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To what extent should we sympathise with De Maupassant’s Madame Loisel and Owen’s disabled Soldier?

By julius22foo Feb 02, 2014 1919 Words
Owen and De Maupassant both write with ambiguous authorial voice to portray different aspects of the central characters. ‘The Soldier’ is a man who has gone through a dramatic, life changing subversion whilst ‘Madam Loisel’ One might be inclined to think that both the authors of the two short stories write to make the reader feel unsympathetic and therefore negative towards the main character of each story. Or on the other hand, they might both write sympathetically about each character in order to shape a positive response for the reader. The authors of both may write using many ironies to mock the character thus making us feel sympathetic or might write and describe the character to be an ostracized, detested character making the reader dislike and loath the character. We may also consider the techniques which the writers use that may emphasize the positive or negative responses the reader might get. Wilfred Owen and Guy De Maupassant use very descriptive writing in their pieces which not only helps us understand the literal meaning, but the metaphorical reference or reference to the past. ‘Disabled’ is a poem which describes a soldier who has come back from fighting in the war. Owen may shape our responses towards the soldier so that we might feel sympathetic by describing what melancholy and depression the disabled soldier has suffered after having gone to the war. This may incline one to give a positive response.

In the first line of the poem, we might feel sympathetic towards the soldier primarily because he is disabled: “He sat in a wheeled chair…” This may mean that he may not only be disabled for a long time, but also be sitting in a wheeled chair not being able to do things for himself. He will have to receive help from others and rely on whether his close friends and family will help. Prior to this, we might feel very sad and sympathetic because we can see the pain, suffering and dependence the soldier will have to endure for the rest of his life. The soldier also starts to react to not only the physical loss of his life but the mental scarring as he acknowledges the fact that he will forever now be abhorrent to women. Owen portrays this in a physical context where the soldier has the disability of doing something. “He will never again feel again how slim girls’ waist are.” Line 4. We may get the feeling that the soldier may have given up on life and that he misses the past dearly. We may feel sorry and sympathetic as he is at a loss physically and mentally. Unfortunately for the soldier, the war has caused the young man to grow up overwhelmingly quickly in that he has lost all his boyish charm, charisma and youth. The soldier has indeed gone from youth to elderly in a matter of a year. Owen exemplifies this by writing, “for it was younger than his youth, last year.” Line 15. Owen also writes about his looks: “He’s lost his colour very far from here.” We might feel compelled to sympathise with him because he may also be sad and depressed. In addition to this, there are many ironies Owen uses to try and mock the character of the soldier. Owen may use this in order to emphasize the soldier’s loss. Owen presents these ironies by using the concept of reversal. The first example: “One time he liked a blood smear down his leg…” Line 21. This is ironic because the soldier previously took pride and satisfaction with the injuries he gets, whereas now that he is injured to a greater extent, he feels quite the opposite. “He noticed how the women’s eyes/passed…him…Why don’t they come/and put him to bed?” This also exemplifies Owen’s use of irony; when he sees women passing by him, he longs for them. But previously he would have been the one taking the women to bed. The way Owen mocks the soldier might make the reader feel sympathetic towards him. But on the other hand, Owen might shape our responses in a way that the reader thinks unsympathetically, and therefore negatively of the soldier.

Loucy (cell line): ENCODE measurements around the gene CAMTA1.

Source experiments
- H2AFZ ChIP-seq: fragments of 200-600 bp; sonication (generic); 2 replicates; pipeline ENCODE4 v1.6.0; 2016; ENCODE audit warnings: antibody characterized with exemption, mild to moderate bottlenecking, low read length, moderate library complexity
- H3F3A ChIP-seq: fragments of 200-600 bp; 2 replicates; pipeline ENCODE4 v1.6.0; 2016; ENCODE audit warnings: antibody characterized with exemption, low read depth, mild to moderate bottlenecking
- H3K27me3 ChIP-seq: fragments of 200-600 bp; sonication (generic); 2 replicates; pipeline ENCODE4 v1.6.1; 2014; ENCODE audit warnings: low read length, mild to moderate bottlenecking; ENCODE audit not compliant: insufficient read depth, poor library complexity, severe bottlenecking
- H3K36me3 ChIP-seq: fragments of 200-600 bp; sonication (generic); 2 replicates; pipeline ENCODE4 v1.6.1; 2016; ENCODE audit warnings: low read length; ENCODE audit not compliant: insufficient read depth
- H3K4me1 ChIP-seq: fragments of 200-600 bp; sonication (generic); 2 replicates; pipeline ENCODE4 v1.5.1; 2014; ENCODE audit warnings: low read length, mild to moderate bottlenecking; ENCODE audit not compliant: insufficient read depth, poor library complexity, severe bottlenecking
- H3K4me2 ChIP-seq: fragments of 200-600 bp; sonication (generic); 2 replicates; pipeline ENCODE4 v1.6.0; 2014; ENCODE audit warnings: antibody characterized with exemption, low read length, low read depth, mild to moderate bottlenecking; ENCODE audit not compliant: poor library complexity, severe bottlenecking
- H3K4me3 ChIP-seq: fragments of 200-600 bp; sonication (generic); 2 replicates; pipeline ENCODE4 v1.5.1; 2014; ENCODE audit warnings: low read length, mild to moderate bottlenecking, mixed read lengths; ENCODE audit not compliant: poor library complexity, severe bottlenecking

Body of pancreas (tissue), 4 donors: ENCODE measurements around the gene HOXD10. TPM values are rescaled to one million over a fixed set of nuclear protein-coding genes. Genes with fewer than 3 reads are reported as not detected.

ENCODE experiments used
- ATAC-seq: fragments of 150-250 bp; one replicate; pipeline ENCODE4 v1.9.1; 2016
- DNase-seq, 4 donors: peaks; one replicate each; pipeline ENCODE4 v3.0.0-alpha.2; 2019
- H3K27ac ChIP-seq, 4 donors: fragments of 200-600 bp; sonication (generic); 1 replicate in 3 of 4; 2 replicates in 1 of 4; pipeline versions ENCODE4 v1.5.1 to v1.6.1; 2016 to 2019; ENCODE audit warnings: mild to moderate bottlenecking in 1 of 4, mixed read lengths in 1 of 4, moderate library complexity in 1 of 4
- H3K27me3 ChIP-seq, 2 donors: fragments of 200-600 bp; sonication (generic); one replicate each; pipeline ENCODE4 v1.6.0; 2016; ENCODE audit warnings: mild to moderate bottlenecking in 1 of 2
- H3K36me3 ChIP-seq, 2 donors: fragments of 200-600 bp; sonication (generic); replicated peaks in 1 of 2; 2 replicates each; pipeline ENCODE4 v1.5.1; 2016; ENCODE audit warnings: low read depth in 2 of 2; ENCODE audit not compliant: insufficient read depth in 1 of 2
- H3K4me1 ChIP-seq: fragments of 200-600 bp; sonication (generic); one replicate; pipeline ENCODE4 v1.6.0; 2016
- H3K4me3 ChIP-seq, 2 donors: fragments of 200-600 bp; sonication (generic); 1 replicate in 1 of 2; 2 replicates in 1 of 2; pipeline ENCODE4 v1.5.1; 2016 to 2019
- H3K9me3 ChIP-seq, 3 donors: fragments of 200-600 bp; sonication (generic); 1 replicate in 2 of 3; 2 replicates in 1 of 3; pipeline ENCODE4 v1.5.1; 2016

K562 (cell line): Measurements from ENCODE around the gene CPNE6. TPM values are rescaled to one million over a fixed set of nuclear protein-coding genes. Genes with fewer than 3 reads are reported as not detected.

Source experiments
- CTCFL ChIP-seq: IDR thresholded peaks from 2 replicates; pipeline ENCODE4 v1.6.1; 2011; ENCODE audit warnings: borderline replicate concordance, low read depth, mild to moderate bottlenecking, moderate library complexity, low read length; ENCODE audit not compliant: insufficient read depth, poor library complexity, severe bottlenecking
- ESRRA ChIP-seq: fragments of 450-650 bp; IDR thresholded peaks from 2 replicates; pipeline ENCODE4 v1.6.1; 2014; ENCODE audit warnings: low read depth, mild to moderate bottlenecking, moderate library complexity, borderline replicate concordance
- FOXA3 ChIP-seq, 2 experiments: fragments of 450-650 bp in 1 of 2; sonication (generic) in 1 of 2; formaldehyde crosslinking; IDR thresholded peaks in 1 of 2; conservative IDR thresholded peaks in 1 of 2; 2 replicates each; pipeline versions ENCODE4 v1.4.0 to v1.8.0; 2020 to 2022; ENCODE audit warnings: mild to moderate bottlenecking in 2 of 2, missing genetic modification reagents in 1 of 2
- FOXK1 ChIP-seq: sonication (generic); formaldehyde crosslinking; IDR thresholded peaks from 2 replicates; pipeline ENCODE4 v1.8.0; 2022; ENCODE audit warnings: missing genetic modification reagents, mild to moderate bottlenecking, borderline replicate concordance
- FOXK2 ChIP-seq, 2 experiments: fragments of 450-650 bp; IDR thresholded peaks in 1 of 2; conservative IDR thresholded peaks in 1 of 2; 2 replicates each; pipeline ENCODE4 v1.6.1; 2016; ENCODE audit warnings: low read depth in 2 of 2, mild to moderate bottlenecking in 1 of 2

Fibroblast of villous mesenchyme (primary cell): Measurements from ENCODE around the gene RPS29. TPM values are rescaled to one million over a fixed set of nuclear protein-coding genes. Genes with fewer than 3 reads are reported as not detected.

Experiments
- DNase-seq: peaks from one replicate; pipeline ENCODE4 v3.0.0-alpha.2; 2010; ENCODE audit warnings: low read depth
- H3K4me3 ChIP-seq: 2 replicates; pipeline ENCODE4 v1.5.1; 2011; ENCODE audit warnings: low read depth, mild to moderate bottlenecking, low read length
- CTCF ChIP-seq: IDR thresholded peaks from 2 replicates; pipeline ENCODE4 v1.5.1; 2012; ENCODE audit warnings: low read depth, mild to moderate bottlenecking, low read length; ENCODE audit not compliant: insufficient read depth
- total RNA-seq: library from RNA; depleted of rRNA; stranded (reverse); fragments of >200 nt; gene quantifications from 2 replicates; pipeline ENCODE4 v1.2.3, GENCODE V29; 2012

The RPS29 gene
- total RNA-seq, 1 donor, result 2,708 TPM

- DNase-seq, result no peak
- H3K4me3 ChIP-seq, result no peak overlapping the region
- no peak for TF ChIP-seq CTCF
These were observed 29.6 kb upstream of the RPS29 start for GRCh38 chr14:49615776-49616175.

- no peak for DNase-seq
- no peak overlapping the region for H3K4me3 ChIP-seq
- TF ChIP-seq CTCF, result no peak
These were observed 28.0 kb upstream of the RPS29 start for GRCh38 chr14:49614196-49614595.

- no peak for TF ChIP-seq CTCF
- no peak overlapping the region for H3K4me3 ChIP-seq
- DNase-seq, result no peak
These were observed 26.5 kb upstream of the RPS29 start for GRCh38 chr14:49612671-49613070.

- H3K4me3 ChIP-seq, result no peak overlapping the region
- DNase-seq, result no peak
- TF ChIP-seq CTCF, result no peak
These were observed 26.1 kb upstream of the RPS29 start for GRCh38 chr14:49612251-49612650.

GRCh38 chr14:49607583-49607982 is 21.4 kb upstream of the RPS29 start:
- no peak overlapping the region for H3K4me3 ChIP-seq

The soldier, when he was a youth had been exceedingly vain and proud of himself. He loved the attention and always tried to impress others. As a youth, the guy was prone to womanizing girls. He wanted to be admired greatly by these girls and had a girlfriend. “That’s why; and maybe, too, to please his Meg.” Line 26. One might give a negative response to the soldier now that we know he is a vain and arrogant man. When the young man went to enlist himself for the army, he lied saying that he was nineteen but in actual fact he was underage. “Smiling they wrote his lie; aged nineteen years.” He might be considered a bad person now that he has lied. The fact that the people signing his name off were complicit in his dishonesty shows that knew fully well that he was underage. It was obvious to both him and the person he was talking to. Therefore he was rebellious to lie. The soldier, before going off to war did not know of the dangers he was to experience. He was ignorant to the severity of warfare. “Germans he scarcely thought of; all their guilt.” Line 30. This shows us that he didn’t think much of what the war was like; whether guilty Germans are what he will fight, he did not know. Therefore it was primarily his fault that he got himself into the state he is now in. He wanted to go to war not because he liked warfare but because he wanted to look good. A reader may feel unsympathetic because it was his fault and he deserved the consequence.